Weekly Reports | May 22 2018
The spot uranium price jumped 5% last week to mark the biggest weekly move in six months.
-Uranium spot price jumps 5%
-US government sales suspension to be extended
-Japan targets one fifth nuclear power
By Greg Peel
A total of 1.2mlbs U3O8 changed hands in the uranium spot market last week, industry consultant TradeTech reports, shaking the market out of its recent doldrums. Traders, producers, speculators and, most importantly, utilities, were all buyers.
As a result, TradeTech’s weekly spot price indicator has risen US$1.10 or 5.1% to US$22.50/lb, to mark the biggest price move in six months.
For some time market watchers have been anticipating an increase in utility demand given the feelers were being put out for potential delivery contracts. News of a number of global policy developments last week clearly prompted the market into action. Most influential was the news from Washington.
Legislation was introduced into the US House of Representatives to extend the current suspension of the Department of Energy uranium barter program. Prior to suspension, the DoE was periodically selling off uranium stockpiles and in so doing was ensuring a supply-side lid on the market at a time producers are being forced to sell below cost.
The legislation still needs to be passed in the House and a similar bill is being prepared by the Senate, in that strange way the US bicameral system operates, ahead of one bill being put to the full Congress. A House Committee has already approved the suspension, suggesting passage should not be too protracted.
Take a Ticket
In other US government news, or lack thereof, the petition put by two US uranium producers earlier this year to the Department of Commerce requesting an investigation into imports from foreign state-sponsored producers, on national security grounds, has to date gone nowhere. The problem is the request relates to section 232.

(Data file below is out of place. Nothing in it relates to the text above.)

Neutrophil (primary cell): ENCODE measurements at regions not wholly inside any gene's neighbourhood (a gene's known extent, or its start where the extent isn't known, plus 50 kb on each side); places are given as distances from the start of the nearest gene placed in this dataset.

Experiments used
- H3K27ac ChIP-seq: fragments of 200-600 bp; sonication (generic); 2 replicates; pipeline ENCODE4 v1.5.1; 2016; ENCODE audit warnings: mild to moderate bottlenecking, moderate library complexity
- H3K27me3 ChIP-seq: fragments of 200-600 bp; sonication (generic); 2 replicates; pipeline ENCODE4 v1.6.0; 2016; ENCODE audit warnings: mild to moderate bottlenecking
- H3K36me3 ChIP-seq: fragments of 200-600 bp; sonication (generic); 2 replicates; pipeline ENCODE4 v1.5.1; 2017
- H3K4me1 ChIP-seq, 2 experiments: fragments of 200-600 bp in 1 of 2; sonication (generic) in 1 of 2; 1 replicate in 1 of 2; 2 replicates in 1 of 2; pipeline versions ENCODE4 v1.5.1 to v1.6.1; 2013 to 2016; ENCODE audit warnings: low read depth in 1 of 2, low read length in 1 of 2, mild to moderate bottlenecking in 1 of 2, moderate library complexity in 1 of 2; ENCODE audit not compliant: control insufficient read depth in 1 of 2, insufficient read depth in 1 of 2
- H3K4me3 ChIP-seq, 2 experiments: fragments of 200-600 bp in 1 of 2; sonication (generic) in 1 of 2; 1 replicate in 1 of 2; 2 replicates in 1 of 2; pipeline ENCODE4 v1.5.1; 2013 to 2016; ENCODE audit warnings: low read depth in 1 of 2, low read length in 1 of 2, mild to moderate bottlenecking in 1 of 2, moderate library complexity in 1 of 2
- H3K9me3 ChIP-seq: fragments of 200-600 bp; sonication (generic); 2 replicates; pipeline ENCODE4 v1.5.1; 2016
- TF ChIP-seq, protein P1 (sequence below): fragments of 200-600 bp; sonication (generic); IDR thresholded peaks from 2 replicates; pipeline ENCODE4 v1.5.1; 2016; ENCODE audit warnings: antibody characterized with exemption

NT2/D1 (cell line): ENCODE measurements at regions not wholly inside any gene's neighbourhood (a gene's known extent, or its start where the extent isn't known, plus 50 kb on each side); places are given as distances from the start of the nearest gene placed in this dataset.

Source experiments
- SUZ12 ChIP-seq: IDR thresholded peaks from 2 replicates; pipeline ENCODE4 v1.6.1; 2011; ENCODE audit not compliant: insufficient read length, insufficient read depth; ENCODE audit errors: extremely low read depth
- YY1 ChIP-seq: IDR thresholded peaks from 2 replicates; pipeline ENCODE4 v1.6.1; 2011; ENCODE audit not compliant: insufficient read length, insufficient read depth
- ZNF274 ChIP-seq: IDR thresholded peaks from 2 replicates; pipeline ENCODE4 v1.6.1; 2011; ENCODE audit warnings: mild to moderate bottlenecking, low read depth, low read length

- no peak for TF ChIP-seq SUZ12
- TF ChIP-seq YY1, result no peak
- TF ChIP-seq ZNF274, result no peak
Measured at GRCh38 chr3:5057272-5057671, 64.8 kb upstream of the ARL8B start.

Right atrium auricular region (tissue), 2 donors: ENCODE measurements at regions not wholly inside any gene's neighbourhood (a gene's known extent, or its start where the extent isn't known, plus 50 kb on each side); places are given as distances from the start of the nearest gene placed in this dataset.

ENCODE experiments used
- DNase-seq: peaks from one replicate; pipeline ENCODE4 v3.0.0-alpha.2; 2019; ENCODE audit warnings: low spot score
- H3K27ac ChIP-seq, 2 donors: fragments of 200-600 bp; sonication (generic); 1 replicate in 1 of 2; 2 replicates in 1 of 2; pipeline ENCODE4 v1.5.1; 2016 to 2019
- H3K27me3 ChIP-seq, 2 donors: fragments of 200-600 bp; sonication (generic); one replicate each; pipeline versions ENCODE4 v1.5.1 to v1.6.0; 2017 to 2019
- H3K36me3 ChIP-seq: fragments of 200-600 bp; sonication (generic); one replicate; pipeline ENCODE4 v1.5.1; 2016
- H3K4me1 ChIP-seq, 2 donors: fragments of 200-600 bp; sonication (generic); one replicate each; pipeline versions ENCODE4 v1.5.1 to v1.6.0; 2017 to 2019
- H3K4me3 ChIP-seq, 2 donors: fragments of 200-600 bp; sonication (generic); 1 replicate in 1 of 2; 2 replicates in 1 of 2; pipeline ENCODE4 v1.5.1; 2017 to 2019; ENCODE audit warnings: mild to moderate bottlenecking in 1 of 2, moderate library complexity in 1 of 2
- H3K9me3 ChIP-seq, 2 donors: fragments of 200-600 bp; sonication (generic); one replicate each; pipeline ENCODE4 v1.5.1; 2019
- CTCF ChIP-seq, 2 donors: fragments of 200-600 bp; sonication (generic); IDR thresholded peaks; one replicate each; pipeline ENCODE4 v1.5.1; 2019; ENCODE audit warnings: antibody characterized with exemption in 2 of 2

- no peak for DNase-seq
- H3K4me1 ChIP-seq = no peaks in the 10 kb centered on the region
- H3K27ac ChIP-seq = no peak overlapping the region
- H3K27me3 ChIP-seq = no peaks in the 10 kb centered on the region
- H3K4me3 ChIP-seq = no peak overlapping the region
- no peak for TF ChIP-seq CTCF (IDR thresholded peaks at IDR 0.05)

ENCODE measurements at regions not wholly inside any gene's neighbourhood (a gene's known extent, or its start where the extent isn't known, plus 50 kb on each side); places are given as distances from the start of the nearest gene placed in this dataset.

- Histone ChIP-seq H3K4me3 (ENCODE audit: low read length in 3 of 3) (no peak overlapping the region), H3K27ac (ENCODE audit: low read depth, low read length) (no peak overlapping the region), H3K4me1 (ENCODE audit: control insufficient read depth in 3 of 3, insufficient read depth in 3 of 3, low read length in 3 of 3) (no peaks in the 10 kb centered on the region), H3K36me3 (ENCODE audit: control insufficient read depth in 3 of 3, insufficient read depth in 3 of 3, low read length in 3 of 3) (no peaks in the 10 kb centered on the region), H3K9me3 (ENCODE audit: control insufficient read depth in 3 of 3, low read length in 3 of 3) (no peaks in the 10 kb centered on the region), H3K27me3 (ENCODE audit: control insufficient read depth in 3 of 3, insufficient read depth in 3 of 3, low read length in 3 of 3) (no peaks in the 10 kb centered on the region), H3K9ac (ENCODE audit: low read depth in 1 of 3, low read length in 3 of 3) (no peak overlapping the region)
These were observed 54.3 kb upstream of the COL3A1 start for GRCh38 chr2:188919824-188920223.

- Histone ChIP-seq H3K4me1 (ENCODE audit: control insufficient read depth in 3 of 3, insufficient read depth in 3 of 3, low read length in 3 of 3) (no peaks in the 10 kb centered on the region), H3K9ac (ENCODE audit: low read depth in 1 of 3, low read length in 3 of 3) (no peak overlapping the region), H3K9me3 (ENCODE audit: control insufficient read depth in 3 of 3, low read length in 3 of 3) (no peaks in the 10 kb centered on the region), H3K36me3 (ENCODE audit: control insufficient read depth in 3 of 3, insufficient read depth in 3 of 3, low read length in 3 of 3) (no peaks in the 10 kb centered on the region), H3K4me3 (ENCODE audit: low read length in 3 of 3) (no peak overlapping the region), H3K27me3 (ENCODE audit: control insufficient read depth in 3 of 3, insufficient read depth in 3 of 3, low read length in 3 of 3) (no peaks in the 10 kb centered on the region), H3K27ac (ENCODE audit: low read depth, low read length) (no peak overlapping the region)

It is the same law used by the President to justify import tariffs on steel and aluminium, and the DoC is still working through numerous requests for exemption. Presumably Australia’s is somewhere in the pile. Given Beijing and the White House have now declared a “truce” in their trade war, it is not beyond the realms that the DoC will finally have worked its way through the pile just as Trump withdraws the tariff policy.
One of those sources of state-sponsored uranium imports is Russia. When the Russian parliament issued a bill back in April outlining a tit-for-tat response to US sanctions, the bill included a suspension of Russian cooperation with foreign companies in the nuclear and aviation industries.
Last week a second, amended bill was put to the Duma. Mysteriously, any mention of restrictions regarding nuclear power or nuclear fuel have been removed.
And in other news, the Japanese government continues to revise its Strategic Energy Plan and last week a new draft was put forward. The draft for the first time quantifies the energy mix the government is seeking to achieve by 2030.
The targeted mix is 27% gas-fired power, 26% coal, 3% oil, 20-24% renewable and…20-22% nuclear. Prior to Fukushima, nuclear power provided 28.6% of Japan’s electricity.
While the target can only be positive for global uranium producers, the reality is the pace of Japanese reactor restarts to date has been so slow, with no indication they may accelerate, that such a target appears overly ambitious at this stage.
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